You’re an advisor of the Mathematical Economics program. What makes this program special to you?
In the last few years modern economics has become more and more mathematical and scientific. Modeling human behavior is a very complicated process and sometimes require the use of very sophisticated mathematical techniques. That is why the mathematical economics program is great -- it offers traditional economics courses as well as a strong mathematical foundation to students.
What do you love about teaching?
At an undergraduate level, lots of things that students learn are very exciting and new, and it is a privilege to be a part of that exciting journey. Teaching beats working! It is very exciting to share ideas with a group of excellent students.
What would you advise prospective students?
When you’re young, and thinking about programs that you want to get into, do not decide on a program just because you think it will make you a lot of money.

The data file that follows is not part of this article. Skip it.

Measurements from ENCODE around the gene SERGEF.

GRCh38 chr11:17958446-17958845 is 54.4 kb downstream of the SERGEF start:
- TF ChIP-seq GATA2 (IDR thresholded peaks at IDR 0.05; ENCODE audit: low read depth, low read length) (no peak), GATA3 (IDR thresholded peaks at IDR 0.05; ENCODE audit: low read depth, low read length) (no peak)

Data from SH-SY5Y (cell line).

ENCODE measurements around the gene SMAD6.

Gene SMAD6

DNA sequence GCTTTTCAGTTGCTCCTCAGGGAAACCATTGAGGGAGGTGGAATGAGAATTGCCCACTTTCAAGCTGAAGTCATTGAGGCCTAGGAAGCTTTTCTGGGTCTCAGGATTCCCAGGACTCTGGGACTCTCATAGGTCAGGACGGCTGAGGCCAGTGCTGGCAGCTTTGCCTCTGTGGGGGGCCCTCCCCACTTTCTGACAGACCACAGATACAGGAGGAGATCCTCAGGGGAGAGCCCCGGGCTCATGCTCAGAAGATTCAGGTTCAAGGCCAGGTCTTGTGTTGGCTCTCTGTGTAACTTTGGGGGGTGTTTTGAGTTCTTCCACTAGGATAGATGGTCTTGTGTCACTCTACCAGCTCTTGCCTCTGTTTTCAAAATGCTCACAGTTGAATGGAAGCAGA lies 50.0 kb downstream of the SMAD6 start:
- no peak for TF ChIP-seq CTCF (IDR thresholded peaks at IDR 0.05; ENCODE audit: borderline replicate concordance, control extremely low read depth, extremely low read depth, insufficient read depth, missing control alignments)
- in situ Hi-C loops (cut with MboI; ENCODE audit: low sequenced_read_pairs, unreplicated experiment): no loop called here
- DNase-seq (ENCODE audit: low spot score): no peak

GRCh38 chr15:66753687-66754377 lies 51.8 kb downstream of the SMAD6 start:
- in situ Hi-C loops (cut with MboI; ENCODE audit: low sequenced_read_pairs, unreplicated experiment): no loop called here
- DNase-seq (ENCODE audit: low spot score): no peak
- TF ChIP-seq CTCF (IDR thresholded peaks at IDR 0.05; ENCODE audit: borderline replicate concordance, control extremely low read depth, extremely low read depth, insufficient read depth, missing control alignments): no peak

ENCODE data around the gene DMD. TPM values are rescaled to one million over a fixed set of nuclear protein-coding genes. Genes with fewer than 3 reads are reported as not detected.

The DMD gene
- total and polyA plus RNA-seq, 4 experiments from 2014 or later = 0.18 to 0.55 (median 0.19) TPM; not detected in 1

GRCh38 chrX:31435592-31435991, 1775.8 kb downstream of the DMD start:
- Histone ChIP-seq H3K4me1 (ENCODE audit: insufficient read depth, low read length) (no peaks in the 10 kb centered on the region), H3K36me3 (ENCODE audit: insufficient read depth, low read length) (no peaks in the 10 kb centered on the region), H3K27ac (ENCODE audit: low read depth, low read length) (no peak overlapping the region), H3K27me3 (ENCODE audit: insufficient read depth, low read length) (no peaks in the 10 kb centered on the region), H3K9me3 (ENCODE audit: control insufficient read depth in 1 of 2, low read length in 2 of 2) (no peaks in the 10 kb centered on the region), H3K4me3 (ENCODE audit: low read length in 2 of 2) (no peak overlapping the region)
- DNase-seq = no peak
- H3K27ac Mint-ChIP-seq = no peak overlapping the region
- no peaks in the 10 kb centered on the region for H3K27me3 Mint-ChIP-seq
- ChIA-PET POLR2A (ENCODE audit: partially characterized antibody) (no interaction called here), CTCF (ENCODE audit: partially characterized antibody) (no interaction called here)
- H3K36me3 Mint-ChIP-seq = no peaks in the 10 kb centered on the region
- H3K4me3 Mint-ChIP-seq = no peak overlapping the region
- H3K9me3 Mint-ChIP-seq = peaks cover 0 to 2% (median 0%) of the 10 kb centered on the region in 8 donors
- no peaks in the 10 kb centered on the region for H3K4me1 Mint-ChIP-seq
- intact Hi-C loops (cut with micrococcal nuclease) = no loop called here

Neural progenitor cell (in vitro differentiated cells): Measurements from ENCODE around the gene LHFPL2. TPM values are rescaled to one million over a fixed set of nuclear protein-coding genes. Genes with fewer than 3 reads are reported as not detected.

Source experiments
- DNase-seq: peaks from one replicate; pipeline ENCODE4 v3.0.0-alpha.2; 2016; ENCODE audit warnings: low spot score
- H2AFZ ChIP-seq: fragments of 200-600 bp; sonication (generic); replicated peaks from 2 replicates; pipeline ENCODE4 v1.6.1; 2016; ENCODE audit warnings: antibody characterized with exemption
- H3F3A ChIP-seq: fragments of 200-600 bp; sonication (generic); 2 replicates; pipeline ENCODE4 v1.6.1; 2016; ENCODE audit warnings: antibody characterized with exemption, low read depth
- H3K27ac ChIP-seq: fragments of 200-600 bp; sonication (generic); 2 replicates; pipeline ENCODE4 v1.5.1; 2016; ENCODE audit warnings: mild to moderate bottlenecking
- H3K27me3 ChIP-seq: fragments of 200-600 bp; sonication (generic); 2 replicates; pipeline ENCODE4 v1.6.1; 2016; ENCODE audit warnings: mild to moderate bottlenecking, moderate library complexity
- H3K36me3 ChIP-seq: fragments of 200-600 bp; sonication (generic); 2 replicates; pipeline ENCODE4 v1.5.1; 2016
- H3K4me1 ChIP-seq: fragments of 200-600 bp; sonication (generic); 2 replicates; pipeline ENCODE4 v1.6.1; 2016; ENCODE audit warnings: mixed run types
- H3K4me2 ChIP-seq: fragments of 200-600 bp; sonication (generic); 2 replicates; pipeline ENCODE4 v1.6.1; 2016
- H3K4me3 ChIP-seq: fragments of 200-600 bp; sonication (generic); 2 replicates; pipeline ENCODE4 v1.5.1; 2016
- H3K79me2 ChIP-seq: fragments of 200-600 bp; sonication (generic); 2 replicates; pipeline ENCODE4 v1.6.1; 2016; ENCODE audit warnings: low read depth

It is much better to do work in a field that you’re excited about, rather than getting a degree in something you don’t like and then struggling with it.
Take a wide variety of courses and find out what you like and once you do that, you’ll be happy for the rest of your life. You spend more time at work than you do with your family, so it is essential that you enjoy what you do.
A fun fact:
I was a part of the team that set up the American University of Nigeria (the first of its kind in sub-Saharan Africa,) where I helped develop the Economics and Political Science curriculum along with my colleagues. The university is flourishing now, and I cannot be more proud of the students.